Hot and Cold Golf Balls

By Christopher Zoukis

Most people don’t know it, but the temperature of the golf ball and the ambient temperature affect the performance of the ball.  Air temperature causes changes in the ball’s resiliency and its spin, along with the density of the air it travels through.

Generally speaking, the warmer a golf ball is the farther it travels.  This is because the rubber materials used to construct the balls function more efficiently and provide more resilience at higher temperatures.  A warmer ball leaves the clubface with more velocity and more spin, encouraging loft.  In addition, if the ball is warm when it lands, it carries more bounce, because heat gives the ball more elasticity.  The ball bounces more and travels further.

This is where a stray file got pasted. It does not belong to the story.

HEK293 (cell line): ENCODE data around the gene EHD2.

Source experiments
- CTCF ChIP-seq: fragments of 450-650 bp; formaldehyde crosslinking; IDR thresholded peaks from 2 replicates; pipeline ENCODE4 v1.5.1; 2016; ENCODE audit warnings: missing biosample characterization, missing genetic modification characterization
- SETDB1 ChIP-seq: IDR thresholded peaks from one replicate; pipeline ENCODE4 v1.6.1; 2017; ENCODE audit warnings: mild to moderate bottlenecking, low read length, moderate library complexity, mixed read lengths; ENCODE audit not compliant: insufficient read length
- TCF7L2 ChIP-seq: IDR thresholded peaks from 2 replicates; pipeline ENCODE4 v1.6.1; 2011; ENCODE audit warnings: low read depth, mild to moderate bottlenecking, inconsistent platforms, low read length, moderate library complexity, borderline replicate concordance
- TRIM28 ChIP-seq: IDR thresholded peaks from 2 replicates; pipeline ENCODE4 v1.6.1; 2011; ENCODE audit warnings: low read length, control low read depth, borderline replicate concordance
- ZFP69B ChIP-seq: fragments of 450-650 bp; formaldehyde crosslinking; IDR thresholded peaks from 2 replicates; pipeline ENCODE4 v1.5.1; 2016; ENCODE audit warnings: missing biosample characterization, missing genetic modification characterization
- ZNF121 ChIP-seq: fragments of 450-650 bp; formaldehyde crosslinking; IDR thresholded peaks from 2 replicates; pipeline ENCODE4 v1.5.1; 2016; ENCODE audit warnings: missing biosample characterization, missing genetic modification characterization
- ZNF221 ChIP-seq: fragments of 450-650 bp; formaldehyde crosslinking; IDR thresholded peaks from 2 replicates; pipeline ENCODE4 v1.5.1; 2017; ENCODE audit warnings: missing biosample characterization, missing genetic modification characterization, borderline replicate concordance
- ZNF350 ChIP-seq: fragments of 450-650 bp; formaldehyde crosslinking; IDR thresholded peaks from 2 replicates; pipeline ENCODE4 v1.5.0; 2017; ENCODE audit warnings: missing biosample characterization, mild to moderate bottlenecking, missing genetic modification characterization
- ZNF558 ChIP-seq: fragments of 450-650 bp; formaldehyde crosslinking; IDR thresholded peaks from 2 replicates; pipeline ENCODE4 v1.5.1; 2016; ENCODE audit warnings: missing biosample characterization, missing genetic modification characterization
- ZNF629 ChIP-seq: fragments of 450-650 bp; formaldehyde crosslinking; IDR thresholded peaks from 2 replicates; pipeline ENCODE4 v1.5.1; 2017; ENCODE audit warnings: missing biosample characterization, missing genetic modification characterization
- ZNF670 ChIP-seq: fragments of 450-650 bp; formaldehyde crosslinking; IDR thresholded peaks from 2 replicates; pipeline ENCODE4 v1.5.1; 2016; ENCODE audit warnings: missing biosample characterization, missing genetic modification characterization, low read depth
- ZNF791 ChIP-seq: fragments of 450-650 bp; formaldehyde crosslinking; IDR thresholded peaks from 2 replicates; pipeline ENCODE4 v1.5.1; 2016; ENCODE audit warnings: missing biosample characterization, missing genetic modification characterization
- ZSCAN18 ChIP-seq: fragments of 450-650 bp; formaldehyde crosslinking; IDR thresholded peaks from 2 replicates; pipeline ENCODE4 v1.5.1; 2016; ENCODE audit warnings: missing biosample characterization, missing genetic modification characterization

The cooler the ambient temperature is, the more dense the air.  If the air is dense, the ball needs more velocity to go as far as it would in thinner or warmer air.  So if the ambient temperature is warm, the air is less dense, which means the ball performs better.  It’s not unlike the tires on race cars, where the higher the temperature, the stickier the tire, which means the car can go faster.

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